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A memorable moment for every person who bleeds: the moment they got their first period. Some of us were lucky enough to get it while we were safe at home in the comfort of our bathroom. Others...weren’t quite as lucky.Tune in to hear 18-year-old Pratha Nagpal share her tale about the time she got her period and how the conversation around periods have evolved in her family.

Disclaimer: The content contained in this podcast is for general information purposes only and should not be taken as medical advice. If you have any concerns about your period, please consult your healthcare professional. As you start to learn more about the different changes your body goes through, we bet you’ll hear a lot of quirky names for the term ‘period’. Some people call it the crimson tide, Code Red, the time of the month, shark week, and even Aunt Flo.
At RED by Modibodi, we love a tongue-in-cheek moment when it comes to period slang, but we also believe in normalising the conversation around periods, and using the right vernacular to boot. Why? Well, periods are simply a natural part of your reproductive cycle and are just as normal as eating, sleeping, and breathing. They are also a wonderful sign that your body is healthy, maturing and functioning as it should. We shouldn’t be afraid to use the right and factual terms, and talk openly without feeling ashamed or embarrassed.

So, what are periods, exactly and why, oh why, do they show up every month? Well, friends, it’s actually quite a fascinating process.Every month, the lining of your uterus gets thicker. This lining is called the endometrium. Your hormones then signal your ovaries to release an egg into the fallopian tubes. This process is called ovulation.When an egg is fertilised by a man’s sperm, it results in pregnancy.But, if the egg isn’t fertilised by a sperm, your body will shed the lining of the uterus through your vagina and appears externally as blood. This marks the start of your period and is known as ‘day 1’of your menstrual cycle. The average cycle is 28 days, which typically means that you get your period every 28 days. But, your periods can fluctuate depending on your hormones and you may end up missing a period or it may arrive later than usual. It normally takes 1-2 years before you get a regular cycle.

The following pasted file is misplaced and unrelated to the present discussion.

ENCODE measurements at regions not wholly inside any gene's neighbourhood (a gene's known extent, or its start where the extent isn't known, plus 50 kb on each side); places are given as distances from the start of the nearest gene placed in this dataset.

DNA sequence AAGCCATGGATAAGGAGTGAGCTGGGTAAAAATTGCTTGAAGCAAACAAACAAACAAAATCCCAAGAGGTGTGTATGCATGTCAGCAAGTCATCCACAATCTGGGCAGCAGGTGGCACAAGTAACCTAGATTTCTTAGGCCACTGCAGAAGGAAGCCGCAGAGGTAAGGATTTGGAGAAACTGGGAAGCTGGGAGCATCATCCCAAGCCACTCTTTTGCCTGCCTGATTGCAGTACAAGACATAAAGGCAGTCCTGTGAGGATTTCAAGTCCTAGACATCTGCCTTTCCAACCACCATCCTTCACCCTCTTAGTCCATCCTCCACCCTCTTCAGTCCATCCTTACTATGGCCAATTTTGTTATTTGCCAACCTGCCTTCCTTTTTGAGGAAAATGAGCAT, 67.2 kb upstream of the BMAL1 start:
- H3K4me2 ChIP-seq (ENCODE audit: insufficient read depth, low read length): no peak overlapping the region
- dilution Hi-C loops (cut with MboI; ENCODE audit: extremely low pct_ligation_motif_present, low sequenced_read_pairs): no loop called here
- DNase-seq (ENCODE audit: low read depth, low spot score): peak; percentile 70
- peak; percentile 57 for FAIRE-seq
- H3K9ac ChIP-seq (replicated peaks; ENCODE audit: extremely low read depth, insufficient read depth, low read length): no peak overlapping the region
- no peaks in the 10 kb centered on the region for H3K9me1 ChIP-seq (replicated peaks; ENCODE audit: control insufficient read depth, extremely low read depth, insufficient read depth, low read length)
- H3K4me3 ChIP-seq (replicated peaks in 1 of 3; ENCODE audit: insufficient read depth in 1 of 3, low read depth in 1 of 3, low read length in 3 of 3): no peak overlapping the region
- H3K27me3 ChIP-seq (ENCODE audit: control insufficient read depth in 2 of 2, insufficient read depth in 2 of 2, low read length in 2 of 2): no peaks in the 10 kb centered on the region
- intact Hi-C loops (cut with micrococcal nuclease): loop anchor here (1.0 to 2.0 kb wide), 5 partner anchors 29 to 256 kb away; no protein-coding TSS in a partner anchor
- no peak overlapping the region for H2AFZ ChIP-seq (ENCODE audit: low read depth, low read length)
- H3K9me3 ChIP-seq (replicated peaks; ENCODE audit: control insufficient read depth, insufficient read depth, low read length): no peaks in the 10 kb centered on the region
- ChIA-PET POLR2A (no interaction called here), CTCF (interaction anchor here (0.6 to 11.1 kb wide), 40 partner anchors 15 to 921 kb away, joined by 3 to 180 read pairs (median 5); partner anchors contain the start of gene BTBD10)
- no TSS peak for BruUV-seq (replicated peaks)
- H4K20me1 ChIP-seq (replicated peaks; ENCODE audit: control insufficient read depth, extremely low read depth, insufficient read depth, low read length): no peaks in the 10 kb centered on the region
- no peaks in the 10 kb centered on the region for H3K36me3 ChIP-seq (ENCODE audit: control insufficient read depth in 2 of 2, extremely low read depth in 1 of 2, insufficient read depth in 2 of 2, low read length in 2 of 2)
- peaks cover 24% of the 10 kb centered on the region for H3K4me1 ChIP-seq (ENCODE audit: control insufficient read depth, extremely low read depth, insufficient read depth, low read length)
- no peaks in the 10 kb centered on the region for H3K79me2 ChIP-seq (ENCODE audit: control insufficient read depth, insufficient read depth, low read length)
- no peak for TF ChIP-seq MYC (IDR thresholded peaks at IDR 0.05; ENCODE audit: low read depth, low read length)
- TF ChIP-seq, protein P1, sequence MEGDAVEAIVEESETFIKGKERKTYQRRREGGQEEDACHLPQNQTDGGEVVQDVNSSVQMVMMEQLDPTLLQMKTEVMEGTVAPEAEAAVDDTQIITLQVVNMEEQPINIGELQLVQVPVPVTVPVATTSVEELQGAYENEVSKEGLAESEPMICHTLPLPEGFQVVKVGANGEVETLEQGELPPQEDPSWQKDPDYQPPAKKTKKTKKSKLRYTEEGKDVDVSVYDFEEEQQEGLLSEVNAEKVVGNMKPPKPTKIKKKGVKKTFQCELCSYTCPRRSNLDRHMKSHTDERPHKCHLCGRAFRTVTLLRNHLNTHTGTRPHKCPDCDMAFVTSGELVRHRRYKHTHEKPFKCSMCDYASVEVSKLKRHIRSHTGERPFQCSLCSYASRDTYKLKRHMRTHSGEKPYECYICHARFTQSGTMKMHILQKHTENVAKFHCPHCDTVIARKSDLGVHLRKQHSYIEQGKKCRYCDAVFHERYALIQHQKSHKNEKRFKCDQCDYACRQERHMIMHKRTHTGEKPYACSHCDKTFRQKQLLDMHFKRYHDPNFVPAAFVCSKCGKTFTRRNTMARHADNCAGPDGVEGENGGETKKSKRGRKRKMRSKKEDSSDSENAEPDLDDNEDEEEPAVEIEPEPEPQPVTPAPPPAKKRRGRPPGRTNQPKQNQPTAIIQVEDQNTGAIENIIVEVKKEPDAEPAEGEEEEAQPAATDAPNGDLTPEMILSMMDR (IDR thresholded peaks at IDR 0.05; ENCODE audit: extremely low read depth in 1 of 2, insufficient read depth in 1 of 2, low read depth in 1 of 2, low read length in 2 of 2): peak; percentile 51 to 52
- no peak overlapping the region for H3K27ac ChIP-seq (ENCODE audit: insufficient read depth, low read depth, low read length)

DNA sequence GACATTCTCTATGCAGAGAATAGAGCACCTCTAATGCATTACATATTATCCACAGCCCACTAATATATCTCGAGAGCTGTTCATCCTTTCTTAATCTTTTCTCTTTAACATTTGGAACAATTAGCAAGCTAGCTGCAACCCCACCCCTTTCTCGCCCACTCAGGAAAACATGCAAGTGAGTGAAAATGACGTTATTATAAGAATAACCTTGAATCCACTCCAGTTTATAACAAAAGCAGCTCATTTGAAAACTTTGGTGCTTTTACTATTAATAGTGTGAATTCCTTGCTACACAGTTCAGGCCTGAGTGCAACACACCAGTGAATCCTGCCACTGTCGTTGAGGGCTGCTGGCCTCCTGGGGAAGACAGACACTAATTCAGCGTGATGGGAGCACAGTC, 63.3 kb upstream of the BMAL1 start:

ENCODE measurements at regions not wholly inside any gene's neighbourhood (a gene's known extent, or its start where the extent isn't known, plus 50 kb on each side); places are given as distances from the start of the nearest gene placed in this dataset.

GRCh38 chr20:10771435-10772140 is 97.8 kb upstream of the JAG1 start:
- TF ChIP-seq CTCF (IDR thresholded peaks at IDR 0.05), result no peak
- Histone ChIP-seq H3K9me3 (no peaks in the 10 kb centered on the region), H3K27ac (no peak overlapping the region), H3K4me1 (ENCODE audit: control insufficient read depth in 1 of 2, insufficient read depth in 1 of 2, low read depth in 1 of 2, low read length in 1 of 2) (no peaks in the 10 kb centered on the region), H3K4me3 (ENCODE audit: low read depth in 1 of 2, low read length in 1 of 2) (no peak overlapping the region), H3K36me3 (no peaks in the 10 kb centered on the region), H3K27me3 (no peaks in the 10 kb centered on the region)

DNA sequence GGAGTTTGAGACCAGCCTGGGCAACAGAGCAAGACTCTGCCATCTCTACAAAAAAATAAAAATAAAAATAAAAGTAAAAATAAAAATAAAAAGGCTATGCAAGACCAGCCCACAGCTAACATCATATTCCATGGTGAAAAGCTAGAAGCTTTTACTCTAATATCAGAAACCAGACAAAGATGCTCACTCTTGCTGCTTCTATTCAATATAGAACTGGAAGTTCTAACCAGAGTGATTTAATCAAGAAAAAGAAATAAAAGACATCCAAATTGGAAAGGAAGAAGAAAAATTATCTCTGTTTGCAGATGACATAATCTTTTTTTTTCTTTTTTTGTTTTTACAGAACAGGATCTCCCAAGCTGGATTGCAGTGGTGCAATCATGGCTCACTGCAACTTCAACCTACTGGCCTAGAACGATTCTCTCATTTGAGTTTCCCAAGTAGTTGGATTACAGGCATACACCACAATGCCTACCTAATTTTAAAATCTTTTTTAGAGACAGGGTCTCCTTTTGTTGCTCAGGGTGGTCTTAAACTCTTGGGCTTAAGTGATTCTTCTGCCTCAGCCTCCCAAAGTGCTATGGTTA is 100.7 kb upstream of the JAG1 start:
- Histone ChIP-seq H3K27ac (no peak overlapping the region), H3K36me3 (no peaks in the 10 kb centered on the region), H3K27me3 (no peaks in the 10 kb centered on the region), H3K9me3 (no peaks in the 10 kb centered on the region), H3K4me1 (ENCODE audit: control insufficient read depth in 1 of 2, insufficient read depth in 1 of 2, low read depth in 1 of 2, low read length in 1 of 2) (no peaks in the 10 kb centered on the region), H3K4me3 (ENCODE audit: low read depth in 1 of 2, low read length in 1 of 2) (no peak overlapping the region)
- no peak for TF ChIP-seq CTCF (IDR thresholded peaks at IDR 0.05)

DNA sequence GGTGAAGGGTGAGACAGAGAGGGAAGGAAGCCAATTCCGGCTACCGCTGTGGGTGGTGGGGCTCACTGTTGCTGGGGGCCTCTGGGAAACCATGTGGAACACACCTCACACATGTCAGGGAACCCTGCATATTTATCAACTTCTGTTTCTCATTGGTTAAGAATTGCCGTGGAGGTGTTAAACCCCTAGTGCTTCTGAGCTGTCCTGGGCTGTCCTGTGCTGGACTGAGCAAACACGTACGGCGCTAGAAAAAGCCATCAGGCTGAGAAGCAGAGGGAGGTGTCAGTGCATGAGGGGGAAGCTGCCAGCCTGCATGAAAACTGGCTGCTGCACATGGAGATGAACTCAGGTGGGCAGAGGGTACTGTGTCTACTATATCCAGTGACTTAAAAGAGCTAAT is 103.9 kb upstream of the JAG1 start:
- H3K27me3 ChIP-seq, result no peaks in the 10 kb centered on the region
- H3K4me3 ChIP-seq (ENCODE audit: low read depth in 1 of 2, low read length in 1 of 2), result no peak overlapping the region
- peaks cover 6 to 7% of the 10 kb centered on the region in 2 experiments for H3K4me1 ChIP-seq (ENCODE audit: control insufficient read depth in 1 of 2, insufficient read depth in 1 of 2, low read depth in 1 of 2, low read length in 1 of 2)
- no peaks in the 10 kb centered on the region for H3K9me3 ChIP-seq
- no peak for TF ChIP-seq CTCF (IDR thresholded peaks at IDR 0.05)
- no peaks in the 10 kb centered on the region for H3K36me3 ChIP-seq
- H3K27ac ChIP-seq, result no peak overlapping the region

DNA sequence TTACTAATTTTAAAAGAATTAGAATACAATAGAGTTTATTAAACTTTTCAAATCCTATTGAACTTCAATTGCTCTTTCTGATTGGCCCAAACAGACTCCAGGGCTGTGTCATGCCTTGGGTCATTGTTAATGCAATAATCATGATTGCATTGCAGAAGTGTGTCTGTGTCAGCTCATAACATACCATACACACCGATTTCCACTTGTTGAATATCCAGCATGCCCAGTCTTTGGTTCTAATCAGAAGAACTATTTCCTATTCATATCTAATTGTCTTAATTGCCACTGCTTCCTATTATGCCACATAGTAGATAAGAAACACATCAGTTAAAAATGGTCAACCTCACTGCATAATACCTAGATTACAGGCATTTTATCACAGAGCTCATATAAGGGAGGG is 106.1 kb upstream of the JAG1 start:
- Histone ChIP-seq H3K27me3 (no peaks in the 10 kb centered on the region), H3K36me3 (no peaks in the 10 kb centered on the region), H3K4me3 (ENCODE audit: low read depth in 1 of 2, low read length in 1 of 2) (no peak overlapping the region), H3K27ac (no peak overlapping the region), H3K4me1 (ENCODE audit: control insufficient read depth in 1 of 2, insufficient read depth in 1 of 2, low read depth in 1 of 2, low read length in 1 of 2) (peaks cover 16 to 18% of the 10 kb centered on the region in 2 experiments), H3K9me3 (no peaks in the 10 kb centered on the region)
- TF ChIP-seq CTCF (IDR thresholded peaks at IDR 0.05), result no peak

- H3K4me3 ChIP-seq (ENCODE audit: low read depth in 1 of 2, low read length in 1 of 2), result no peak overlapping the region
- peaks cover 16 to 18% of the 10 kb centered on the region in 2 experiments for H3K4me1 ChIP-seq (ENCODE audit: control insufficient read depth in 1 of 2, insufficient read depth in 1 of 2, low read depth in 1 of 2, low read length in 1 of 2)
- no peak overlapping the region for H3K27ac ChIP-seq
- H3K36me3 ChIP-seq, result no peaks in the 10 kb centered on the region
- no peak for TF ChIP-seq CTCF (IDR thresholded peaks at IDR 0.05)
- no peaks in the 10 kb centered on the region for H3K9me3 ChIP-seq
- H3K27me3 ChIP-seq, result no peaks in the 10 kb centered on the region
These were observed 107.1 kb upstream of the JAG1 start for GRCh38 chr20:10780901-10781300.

The average time you bleed is normally 4-5 days, but it can often be shorter or longer. Although it may seem like you’re losing lots of blood in the early days of your period, you only lose on average 4 tablespoons of blood. Just think of the sugar when you bake! If you haven’t got your period for the first time yet, you can prepare for it by asking someone you trust to teach you how to use pads, tampons, or even better - buy you a pair of period underwear. If you’ve already got your period but aren’t sure when it’s going to come next, you can pack a pair of period underwear in your school bag or locker so it’s ready to grab whenever you need it. Remember, friends, our bodies are unique and that often means we experience change at different times. You may be someone who gets their period a lot earlier than some of your friends. Or you may hear about everyone else getting their period and feel left behind. Whatever camp you fall in, know that there’s nothing wrong with you and getting your period is not a race. Sooner or later, we all end up in the same boat. If you ever have any concerns about getting your period, don’t be afraid to talk to someone you trust who can help you consult a medical professional.


If you enjoyed listening to The RED Tales, subscribe to the podcast so you can be the first to be updated and never miss an episode.By leaving a review, you’re also helping other teens find the podcast and celebrate the iconic parts of their teenage years. Plus, we love hearing your thoughts!